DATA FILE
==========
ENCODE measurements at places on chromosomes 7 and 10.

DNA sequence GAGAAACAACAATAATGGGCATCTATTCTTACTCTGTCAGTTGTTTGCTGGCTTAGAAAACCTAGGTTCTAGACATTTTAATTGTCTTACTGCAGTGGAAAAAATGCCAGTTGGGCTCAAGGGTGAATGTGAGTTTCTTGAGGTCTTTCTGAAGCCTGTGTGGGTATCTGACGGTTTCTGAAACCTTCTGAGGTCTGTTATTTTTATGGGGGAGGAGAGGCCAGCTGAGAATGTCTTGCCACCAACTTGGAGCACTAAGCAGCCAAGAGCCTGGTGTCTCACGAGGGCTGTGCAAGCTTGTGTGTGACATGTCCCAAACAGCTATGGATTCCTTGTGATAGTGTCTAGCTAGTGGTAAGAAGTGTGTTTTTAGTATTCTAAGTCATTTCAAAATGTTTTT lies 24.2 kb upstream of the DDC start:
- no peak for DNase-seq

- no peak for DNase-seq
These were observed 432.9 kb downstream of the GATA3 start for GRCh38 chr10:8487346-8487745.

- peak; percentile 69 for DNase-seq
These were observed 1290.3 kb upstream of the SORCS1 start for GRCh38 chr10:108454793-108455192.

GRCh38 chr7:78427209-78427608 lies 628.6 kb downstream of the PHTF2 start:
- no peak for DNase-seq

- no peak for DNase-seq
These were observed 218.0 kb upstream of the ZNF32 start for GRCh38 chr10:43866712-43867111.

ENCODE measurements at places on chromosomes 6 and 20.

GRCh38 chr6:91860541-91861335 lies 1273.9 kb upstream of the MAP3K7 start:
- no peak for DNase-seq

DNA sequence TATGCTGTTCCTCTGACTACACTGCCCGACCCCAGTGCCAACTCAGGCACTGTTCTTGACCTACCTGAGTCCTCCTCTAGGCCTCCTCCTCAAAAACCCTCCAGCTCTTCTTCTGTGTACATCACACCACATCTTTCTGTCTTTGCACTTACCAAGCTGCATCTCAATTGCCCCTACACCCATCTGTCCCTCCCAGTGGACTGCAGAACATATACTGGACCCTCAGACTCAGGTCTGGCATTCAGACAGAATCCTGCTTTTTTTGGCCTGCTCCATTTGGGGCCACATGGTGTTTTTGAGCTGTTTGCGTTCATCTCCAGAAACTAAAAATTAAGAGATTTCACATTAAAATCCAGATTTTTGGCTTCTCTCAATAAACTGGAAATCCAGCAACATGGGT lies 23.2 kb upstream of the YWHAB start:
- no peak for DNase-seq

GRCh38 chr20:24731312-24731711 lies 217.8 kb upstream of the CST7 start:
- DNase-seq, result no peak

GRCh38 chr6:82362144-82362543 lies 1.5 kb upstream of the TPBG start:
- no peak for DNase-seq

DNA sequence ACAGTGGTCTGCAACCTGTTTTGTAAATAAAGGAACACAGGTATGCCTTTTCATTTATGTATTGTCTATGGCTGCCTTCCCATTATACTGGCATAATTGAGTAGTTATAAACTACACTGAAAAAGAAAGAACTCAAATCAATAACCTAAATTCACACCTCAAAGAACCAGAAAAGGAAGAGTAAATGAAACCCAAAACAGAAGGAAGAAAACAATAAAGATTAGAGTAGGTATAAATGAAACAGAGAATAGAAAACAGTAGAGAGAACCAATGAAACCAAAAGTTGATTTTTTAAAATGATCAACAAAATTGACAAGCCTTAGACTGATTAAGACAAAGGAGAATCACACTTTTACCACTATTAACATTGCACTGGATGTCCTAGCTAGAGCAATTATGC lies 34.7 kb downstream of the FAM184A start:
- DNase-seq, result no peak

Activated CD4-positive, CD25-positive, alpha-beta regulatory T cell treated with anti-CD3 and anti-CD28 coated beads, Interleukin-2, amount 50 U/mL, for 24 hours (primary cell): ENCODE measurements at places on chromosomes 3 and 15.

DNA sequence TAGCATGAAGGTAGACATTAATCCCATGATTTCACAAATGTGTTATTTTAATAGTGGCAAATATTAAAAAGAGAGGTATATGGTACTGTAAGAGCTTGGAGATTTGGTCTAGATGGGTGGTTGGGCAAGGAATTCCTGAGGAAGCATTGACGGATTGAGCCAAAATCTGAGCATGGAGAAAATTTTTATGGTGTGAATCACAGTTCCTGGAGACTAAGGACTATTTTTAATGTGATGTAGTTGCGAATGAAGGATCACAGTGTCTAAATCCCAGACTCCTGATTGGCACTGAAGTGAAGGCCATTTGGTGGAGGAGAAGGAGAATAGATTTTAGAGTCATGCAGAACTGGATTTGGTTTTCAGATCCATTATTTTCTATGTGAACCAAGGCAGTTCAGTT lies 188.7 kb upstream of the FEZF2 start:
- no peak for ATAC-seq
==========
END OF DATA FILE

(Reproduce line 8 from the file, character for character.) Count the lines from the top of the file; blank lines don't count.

GRCh38 chr7:78427209-78427608 lies 628.6 kb downstream of the PHTF2 start: